To read the complete article, check out the September/October issue of Pink.
“For most Americans, the first three quarters of this year have been trying times. [...] Inflation and the economic downturn can be particularly tough for women, “who face barriers to advancement in the economy and are still affected by a pay gap,” says Heidi Hartmann, Ph.D., president of the Institute for Women’s Policy Research.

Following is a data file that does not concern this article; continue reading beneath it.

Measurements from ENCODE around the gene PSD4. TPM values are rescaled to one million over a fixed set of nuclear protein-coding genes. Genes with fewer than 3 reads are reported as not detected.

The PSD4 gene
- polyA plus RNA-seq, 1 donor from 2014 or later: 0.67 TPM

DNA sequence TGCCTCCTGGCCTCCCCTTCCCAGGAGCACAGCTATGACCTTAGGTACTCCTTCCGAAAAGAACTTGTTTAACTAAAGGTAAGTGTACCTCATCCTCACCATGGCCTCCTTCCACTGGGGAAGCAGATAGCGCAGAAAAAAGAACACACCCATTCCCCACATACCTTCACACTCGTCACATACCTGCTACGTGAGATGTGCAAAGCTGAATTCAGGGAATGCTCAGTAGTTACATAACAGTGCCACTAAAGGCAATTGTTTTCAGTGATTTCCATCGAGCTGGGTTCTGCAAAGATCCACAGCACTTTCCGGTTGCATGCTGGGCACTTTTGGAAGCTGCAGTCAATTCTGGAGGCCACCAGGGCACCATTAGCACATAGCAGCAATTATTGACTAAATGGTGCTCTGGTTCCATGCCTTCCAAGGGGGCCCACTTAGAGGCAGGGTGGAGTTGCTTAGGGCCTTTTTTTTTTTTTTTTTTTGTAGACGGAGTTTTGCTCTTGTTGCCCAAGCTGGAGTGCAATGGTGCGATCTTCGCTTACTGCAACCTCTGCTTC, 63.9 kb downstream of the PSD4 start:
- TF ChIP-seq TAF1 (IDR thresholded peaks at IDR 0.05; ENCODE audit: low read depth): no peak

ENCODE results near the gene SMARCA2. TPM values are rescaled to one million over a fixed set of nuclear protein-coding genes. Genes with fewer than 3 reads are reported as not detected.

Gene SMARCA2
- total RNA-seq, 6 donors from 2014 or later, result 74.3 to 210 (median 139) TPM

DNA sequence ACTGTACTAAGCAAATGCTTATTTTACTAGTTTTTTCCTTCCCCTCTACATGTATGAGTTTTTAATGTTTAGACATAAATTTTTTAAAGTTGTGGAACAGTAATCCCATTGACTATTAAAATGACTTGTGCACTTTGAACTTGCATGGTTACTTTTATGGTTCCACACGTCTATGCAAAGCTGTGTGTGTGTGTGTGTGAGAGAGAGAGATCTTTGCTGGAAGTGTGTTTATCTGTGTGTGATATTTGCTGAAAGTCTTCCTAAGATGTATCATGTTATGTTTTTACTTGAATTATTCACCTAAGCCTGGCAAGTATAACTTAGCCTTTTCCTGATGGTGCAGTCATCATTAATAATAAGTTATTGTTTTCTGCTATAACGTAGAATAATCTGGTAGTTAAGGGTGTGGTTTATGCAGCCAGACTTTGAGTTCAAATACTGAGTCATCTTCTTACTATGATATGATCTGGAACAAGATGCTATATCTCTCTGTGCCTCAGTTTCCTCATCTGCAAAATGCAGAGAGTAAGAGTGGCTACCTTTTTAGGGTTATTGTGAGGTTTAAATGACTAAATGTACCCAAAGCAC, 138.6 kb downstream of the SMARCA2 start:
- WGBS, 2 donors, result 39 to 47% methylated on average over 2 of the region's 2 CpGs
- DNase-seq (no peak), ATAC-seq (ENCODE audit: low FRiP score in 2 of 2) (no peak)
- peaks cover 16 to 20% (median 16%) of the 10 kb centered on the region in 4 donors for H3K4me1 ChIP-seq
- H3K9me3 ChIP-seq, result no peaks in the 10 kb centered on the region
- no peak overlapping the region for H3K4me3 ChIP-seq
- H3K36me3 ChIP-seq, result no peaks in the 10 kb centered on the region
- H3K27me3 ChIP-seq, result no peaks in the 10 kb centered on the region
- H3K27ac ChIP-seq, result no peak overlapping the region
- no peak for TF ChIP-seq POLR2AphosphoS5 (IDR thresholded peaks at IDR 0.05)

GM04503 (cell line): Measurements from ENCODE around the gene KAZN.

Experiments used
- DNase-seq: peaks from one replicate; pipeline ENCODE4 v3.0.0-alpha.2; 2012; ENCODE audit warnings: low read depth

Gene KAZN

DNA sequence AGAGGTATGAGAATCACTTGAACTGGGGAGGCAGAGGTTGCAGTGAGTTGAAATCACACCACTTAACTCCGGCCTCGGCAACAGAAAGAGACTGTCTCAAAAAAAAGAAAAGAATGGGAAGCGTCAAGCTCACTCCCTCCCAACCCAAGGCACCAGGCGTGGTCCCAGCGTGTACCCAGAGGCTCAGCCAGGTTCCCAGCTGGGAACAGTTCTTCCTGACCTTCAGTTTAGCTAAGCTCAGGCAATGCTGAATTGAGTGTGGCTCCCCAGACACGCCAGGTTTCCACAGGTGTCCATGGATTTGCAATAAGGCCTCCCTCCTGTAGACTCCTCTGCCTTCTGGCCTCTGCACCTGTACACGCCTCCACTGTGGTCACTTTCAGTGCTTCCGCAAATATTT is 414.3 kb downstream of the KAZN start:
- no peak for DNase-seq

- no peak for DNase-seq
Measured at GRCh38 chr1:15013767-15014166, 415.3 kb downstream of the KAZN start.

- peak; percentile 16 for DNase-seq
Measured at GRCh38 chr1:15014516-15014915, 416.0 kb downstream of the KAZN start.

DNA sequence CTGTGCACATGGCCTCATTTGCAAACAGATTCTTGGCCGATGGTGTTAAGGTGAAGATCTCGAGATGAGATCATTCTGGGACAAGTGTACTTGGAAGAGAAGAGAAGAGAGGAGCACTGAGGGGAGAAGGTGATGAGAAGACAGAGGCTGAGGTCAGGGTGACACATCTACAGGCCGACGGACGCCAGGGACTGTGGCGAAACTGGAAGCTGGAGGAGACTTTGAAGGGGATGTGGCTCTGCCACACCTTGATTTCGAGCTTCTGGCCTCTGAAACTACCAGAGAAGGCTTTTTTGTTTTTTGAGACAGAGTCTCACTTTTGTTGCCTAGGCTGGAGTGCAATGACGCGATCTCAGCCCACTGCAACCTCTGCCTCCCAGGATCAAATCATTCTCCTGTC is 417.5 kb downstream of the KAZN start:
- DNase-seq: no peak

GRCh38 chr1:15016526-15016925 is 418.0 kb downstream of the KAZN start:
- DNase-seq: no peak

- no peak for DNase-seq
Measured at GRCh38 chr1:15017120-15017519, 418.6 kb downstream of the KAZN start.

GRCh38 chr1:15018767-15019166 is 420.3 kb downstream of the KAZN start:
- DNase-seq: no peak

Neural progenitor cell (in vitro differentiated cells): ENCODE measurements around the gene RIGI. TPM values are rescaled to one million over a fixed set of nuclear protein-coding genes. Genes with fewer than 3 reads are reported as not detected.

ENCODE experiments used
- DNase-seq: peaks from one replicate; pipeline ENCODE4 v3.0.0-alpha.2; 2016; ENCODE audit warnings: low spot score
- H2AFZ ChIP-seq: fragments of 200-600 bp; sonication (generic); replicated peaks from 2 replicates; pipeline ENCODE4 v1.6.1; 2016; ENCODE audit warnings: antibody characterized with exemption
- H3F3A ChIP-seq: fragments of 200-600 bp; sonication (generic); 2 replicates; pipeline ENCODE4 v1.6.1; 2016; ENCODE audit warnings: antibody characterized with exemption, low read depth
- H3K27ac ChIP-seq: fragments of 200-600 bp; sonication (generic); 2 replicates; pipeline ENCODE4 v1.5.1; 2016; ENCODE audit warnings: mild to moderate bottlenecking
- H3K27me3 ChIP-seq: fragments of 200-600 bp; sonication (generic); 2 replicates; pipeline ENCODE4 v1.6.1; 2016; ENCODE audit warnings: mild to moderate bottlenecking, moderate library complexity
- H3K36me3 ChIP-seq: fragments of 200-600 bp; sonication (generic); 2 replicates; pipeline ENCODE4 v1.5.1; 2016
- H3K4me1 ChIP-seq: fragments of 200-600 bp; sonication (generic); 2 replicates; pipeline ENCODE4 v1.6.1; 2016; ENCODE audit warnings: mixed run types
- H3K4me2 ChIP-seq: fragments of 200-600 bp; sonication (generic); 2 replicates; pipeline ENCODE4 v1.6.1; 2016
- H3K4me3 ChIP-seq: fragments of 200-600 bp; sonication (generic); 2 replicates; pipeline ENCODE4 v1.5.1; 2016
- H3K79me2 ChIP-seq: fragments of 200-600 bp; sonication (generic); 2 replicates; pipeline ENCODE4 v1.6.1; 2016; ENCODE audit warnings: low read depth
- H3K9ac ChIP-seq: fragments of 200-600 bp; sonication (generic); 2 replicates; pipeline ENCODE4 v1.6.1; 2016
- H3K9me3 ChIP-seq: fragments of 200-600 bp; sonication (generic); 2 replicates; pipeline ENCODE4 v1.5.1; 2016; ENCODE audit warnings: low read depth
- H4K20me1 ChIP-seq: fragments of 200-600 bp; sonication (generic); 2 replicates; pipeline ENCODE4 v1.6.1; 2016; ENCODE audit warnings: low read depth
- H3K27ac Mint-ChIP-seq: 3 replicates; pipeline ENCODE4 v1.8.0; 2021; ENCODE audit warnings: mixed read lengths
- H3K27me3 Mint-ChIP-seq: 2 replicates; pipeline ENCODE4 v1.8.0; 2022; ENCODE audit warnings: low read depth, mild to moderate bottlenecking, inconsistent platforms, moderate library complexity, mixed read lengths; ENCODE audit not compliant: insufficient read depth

[…] Women represent 57 percent of all Social Security beneficiaries age 62 and older, and 70 percent of beneficiaries age 85 and older, according to the Social Security Administration. “Social Security is adjusted for inflation, which is most important for women because we live longer,” explains Hartmann. “Privatizing would put retirement benefits at risk, especially in economically uncertain times like those we’re living in right now. Without Social Security, more than two-thirds of elderly women would live in poverty.”